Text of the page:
Applying Systems Principles to Models of Social Information Processing and Aggressive Behavior in Youth
Aggression and Violent Behavior, Vol. 11, pp. 64-76, 2006
13 Pages Posted: 6 Feb 2008
Systems perspectives view development as the product of hierarchically-organized levels of varied life processes that are continually changing and interacting as time passes. This theoretical approach may be of considerable importance to developing research programs in child social cognition, particularly since multilevel, multiprocess models of social information processing and aggressive behavior in youth are still in relatively formative stages. This paper proposes that key systems principles can be conceptually applied to social information-processing models in ways that are critical to furthering future research in social-cognitive foundations of aggressive behavior. Examples of initial applications to current social informationprocessing models of aggression in childhood are presented. Implications of this theoretical approach for substantive empirical research (e.g., modes of processing) are discussed and directions for methodological design (e.g., computer simulation) are proposed.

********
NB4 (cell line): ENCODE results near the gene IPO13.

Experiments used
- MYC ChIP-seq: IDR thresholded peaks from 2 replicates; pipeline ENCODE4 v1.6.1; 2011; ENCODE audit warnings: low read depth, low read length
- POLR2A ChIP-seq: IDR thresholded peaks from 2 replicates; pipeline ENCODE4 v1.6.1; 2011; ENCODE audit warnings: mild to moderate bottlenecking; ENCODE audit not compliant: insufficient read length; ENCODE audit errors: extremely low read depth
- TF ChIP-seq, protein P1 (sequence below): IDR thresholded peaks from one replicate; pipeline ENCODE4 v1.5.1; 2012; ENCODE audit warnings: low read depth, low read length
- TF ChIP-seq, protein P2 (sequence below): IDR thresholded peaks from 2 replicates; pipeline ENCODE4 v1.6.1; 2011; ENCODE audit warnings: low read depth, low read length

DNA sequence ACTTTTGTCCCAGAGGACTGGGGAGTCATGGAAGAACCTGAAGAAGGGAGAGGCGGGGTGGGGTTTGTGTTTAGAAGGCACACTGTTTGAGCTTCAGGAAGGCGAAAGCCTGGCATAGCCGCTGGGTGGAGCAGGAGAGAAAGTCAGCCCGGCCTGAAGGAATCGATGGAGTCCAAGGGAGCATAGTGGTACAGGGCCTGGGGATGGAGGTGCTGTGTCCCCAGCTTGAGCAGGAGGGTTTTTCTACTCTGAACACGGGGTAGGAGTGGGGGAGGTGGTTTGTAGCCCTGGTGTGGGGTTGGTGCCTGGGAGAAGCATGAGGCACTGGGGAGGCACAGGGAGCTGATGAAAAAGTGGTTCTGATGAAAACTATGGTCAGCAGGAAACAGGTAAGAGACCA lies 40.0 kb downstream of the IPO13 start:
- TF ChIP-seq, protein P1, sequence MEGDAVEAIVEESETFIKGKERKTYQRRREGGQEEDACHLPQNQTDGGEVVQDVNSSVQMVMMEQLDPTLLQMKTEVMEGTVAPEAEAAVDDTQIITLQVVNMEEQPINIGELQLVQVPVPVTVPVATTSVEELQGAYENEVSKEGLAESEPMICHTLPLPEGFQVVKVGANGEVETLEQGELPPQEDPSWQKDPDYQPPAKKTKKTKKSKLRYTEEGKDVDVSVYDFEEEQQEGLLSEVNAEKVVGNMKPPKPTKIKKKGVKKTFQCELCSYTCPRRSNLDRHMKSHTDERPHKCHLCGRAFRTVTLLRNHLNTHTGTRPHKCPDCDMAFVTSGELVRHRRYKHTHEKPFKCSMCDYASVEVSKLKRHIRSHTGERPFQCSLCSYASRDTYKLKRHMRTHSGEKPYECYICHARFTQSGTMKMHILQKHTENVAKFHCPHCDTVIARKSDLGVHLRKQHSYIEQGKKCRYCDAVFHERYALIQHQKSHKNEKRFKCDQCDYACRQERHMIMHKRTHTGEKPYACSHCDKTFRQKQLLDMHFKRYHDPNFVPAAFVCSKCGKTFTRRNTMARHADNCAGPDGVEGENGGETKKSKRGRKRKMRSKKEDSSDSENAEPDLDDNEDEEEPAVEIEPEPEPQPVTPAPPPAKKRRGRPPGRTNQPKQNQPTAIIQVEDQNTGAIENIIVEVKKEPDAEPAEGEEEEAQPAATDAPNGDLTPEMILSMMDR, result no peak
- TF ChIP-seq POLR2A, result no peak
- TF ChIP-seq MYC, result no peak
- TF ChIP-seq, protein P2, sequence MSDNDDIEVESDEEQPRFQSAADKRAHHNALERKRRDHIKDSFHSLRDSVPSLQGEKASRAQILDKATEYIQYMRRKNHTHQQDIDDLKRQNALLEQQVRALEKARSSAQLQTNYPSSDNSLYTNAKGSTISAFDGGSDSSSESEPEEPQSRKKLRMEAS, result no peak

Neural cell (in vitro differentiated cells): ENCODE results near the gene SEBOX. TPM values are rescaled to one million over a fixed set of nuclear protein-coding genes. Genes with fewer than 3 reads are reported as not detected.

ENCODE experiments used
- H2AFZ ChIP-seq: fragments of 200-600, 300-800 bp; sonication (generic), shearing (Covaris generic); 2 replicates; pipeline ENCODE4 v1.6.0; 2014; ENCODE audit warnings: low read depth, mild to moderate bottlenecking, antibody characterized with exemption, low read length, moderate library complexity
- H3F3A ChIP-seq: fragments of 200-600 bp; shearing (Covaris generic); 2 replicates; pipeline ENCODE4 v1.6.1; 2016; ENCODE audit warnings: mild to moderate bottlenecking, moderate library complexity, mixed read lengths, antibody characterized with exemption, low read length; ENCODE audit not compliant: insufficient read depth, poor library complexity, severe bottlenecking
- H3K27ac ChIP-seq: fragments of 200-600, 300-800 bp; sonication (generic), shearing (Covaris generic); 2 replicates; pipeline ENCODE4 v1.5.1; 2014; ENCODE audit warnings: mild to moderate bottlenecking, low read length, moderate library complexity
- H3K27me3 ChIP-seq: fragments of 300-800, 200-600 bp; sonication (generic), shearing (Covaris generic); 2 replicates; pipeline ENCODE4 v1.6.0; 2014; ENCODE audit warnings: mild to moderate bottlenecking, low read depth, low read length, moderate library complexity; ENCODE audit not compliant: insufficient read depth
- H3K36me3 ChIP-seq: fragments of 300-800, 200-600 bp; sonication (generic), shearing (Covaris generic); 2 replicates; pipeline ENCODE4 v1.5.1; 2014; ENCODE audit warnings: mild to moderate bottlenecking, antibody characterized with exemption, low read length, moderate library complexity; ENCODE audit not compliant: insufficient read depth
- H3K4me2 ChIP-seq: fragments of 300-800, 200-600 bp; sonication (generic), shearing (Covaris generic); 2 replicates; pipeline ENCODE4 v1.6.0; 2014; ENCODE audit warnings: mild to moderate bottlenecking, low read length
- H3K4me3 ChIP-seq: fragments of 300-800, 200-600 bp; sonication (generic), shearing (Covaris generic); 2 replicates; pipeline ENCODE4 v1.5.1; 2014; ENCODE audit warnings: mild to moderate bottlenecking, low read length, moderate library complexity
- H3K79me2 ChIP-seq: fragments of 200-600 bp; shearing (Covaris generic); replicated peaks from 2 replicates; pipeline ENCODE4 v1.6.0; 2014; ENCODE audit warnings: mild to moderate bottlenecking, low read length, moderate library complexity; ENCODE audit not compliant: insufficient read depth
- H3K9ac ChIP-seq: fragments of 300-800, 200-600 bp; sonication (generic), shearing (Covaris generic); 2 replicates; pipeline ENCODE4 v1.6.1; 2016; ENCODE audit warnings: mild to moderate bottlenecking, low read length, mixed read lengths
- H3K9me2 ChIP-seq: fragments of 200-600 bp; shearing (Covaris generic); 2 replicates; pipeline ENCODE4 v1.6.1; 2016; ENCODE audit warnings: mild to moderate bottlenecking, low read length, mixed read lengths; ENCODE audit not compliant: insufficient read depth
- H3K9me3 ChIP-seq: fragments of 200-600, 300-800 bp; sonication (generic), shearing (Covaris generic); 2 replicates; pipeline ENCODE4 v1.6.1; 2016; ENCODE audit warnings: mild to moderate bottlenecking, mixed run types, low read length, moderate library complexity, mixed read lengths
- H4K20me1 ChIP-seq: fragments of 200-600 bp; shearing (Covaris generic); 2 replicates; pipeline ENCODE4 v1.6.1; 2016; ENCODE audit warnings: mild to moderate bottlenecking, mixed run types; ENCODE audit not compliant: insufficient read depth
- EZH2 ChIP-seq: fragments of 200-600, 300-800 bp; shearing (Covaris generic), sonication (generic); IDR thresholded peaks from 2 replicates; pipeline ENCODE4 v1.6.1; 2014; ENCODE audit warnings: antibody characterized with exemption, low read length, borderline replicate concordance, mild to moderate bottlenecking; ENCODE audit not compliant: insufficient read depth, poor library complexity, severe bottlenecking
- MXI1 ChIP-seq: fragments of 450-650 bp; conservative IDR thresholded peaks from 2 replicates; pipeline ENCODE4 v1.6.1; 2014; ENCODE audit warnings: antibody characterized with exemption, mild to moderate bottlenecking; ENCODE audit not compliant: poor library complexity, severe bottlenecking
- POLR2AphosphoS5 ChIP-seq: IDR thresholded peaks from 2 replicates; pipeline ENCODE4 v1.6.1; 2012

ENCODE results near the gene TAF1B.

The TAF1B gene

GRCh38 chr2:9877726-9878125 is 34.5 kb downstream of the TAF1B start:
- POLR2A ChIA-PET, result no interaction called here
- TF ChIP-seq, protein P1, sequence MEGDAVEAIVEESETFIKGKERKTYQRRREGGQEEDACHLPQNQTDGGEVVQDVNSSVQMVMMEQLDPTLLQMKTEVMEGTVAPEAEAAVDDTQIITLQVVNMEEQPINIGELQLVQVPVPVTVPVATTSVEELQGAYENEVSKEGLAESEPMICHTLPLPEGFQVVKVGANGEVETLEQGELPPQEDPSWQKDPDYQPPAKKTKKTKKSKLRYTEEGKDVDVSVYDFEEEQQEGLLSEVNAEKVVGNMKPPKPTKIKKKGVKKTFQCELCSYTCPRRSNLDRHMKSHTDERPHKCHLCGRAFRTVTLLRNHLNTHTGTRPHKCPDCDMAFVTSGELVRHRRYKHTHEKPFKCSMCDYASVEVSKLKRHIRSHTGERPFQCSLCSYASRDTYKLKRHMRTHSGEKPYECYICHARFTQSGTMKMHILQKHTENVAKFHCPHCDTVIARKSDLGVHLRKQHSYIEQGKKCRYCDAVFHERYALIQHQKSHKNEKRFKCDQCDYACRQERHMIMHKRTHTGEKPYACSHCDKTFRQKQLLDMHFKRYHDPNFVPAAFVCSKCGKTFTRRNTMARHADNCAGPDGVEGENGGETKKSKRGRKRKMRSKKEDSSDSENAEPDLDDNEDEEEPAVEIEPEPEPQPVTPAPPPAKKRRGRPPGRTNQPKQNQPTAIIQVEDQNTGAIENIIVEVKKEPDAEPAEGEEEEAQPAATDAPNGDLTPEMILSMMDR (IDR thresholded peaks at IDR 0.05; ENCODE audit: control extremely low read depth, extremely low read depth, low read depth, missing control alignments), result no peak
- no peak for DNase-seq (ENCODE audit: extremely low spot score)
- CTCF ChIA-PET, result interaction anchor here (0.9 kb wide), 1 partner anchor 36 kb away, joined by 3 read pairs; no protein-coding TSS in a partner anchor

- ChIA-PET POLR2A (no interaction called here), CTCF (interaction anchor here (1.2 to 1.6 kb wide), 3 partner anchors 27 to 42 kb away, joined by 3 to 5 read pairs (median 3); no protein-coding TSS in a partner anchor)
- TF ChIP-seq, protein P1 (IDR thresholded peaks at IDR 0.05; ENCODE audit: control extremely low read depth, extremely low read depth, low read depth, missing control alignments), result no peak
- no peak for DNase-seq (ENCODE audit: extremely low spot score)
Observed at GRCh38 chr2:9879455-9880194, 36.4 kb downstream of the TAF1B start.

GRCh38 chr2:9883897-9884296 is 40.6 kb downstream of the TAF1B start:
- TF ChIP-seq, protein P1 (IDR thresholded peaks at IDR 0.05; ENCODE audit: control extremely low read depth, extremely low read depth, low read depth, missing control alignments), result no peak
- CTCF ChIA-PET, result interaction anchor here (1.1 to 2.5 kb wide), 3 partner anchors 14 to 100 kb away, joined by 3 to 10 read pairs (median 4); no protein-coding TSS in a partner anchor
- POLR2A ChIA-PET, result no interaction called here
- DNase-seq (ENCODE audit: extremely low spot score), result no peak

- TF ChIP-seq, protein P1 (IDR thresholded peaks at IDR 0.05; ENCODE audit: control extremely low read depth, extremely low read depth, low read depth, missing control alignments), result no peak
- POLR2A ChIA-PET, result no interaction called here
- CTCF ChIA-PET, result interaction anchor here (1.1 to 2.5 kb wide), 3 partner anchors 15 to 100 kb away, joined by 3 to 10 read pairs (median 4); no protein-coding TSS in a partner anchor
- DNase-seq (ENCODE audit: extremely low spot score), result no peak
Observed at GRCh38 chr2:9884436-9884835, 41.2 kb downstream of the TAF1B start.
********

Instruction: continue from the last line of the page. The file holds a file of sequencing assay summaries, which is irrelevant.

Keywords: Systems theory, Aggressive behavior, Social information processing, Cognitive development, Social cognition, Aggression, Violence, Juvenile, Antisocial
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